Bilski Brief: Professor Lee A. Hollaar and IEEE-USA as Amici Curiae in Support of Affirmance (Robins Homework 5)

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Lee A Hollaar, the author of the brief is a professor in CSE at the university of Utah. He also teaches IP.

Hollaar is concerned that any decision in this case will only further blur the lines on patents of computer-related things

Hollaar is also the former chair of IEEE, a non-profit of electrical engineers which seeks to offer advice and lobbying on how laws should advance the science and technology of computers.


Hollaar says years of cases reguarding computers have been confusing and have blurred the law. He thinks this decision should clear up the law by bringing it back to its simple roots.

Claims A process is patentable subject matter when it involves making or using a machine, manufacture or composition of matter.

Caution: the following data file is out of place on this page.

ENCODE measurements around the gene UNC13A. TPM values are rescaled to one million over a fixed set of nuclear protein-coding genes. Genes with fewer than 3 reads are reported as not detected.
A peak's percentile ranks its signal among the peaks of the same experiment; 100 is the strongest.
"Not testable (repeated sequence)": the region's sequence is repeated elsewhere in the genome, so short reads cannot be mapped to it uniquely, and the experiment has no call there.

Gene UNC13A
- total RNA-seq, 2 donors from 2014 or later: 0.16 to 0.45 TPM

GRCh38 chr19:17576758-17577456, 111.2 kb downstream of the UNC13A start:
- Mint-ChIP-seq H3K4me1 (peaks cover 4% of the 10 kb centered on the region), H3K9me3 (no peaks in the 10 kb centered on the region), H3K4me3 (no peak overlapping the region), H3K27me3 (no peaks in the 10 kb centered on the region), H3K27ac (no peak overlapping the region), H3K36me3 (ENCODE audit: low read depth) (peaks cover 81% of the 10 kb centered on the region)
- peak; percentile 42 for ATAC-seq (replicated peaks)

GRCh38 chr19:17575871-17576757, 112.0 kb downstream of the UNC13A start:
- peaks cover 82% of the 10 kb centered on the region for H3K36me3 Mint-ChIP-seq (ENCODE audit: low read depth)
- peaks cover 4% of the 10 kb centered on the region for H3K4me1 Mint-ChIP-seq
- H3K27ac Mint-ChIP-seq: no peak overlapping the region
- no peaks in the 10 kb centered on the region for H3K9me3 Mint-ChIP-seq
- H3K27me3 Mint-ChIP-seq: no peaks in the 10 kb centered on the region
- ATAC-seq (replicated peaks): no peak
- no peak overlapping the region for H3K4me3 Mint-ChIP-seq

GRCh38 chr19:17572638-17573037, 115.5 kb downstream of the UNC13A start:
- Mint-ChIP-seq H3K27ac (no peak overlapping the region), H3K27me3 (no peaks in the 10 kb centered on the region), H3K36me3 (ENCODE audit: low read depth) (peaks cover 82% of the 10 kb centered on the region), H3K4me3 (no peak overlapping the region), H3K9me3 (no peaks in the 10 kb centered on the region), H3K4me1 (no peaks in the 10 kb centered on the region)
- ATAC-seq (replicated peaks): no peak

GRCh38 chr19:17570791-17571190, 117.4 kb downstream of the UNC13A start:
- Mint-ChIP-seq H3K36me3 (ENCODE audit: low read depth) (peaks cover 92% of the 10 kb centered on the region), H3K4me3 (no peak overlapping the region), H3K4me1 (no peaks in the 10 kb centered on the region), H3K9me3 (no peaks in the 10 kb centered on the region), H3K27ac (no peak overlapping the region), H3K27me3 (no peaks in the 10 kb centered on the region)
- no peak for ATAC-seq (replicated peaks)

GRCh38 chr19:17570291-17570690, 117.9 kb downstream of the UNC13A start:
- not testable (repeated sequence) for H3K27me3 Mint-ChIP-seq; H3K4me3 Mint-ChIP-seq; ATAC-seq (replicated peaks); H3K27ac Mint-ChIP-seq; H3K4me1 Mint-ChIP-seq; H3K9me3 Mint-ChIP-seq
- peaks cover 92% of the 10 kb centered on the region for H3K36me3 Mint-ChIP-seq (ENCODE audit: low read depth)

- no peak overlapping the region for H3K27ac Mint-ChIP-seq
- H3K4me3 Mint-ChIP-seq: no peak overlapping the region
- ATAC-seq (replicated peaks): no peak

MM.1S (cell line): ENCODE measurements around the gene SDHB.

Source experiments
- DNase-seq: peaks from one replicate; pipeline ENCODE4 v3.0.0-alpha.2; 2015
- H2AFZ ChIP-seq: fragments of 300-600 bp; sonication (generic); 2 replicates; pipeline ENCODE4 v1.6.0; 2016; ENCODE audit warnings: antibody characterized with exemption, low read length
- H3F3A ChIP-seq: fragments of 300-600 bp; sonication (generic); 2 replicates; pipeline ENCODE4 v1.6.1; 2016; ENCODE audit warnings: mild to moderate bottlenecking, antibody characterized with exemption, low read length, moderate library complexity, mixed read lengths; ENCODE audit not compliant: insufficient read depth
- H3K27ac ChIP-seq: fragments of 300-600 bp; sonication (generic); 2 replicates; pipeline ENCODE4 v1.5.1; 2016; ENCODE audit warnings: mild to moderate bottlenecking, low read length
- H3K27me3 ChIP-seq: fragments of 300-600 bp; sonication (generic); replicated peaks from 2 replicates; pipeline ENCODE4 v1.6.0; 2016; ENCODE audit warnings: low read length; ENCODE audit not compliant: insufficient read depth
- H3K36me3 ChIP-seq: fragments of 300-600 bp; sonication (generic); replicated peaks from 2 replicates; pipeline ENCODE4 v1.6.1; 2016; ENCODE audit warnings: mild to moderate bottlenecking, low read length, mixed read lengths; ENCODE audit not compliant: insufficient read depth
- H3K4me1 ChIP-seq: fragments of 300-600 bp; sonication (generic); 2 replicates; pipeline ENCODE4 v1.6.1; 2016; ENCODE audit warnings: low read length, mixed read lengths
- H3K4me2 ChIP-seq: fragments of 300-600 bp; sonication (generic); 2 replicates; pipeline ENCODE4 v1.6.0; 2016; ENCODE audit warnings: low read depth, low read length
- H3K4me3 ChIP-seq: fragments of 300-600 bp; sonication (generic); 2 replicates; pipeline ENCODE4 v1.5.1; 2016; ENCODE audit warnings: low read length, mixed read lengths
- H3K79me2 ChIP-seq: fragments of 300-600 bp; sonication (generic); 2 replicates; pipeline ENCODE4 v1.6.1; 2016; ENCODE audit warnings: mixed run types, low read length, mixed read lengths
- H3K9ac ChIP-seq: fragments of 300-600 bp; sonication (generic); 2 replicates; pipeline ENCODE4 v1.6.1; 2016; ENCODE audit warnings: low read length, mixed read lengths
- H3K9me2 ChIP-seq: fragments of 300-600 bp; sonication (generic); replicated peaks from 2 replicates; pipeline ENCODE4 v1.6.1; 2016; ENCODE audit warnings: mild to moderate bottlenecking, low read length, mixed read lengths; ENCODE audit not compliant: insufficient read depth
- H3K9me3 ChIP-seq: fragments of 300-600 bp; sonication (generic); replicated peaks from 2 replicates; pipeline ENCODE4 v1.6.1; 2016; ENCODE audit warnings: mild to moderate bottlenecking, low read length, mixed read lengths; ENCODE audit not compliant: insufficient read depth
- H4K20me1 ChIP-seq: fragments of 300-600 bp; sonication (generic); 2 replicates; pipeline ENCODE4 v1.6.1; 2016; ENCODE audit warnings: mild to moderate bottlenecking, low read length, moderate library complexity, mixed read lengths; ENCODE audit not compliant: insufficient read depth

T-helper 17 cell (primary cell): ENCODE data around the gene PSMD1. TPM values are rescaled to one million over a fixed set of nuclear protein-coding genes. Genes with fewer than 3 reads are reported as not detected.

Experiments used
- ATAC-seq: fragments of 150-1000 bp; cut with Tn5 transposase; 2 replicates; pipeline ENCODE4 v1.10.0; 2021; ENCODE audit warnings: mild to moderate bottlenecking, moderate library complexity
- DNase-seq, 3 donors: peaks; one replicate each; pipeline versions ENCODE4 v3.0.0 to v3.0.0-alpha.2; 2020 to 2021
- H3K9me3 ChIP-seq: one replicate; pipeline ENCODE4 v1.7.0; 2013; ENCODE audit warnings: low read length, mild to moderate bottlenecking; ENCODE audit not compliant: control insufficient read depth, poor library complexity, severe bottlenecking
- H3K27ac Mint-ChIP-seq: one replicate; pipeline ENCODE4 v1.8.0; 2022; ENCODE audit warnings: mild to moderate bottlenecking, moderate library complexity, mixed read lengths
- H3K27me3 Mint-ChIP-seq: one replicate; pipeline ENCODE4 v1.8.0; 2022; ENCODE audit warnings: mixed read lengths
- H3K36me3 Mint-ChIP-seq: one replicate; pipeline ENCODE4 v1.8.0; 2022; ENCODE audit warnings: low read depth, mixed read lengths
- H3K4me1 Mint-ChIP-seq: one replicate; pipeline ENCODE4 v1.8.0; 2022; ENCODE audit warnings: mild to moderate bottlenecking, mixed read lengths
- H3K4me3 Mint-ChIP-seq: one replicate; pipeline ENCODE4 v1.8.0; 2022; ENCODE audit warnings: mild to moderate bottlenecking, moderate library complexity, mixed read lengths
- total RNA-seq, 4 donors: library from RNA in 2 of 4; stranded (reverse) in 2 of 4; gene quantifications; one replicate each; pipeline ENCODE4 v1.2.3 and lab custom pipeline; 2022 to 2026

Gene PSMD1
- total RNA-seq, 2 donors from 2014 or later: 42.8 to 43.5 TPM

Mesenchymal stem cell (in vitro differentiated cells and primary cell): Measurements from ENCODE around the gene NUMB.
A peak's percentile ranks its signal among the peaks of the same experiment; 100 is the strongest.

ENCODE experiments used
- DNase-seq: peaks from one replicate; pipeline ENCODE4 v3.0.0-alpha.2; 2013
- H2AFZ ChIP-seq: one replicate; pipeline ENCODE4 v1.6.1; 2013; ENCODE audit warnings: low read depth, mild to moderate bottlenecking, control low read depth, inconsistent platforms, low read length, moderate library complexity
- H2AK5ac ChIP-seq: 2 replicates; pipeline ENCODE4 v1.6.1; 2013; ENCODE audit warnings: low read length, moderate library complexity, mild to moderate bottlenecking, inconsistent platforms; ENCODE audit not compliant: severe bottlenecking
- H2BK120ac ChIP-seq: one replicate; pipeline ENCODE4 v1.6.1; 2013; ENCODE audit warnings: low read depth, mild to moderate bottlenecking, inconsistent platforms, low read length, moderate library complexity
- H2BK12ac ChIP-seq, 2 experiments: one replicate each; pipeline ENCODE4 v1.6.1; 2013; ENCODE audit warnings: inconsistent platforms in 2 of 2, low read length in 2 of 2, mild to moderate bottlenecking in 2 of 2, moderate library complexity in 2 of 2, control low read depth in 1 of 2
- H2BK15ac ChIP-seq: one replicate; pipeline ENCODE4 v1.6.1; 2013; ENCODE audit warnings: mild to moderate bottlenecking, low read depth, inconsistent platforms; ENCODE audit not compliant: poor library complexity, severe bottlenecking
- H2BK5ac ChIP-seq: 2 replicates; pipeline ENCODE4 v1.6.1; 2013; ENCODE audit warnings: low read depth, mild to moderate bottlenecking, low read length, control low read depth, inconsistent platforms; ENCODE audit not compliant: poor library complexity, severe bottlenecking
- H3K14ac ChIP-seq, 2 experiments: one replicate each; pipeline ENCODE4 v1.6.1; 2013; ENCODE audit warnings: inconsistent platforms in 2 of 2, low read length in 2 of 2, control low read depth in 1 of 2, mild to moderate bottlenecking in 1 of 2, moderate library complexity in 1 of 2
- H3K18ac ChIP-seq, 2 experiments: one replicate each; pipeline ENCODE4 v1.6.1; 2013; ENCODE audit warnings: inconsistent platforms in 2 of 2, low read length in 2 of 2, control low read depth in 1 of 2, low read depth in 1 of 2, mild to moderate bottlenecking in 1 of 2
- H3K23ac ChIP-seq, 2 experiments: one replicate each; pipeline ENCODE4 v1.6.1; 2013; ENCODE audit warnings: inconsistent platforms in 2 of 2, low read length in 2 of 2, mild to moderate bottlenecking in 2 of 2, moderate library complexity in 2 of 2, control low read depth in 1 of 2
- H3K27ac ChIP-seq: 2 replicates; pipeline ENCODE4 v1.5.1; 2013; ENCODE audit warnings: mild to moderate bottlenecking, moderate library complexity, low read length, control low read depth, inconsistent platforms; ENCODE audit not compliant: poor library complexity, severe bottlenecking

Thinks patent offices should spend more time on 102 and 103 than 101. Decision about business methods, useful concrete, technological and such have furthur convoluted the law.

there are 3 additional rules to patentability this way: 1.Claims drawn to the other categories (machine, manufacture, or composition of matter) are always statutory subject matter.

2.A claim that covers both statutory and nonstatutory embodiments (under the broadest reasonable interpretation of the claim when read in light of the specification and in view of one skilled in the art) embraces subject matter that is not eligible for patent protection and therefore is directed to nonstatutory subject matter.

3.While using a machine may make a claim statutory, if the method itself is known in the prior art, simply adding a machine to perform the method does not necessarily make the claim nonobvious.

Conclusion about Bilski: Reject the patent because it is not limited to use with a certain machine.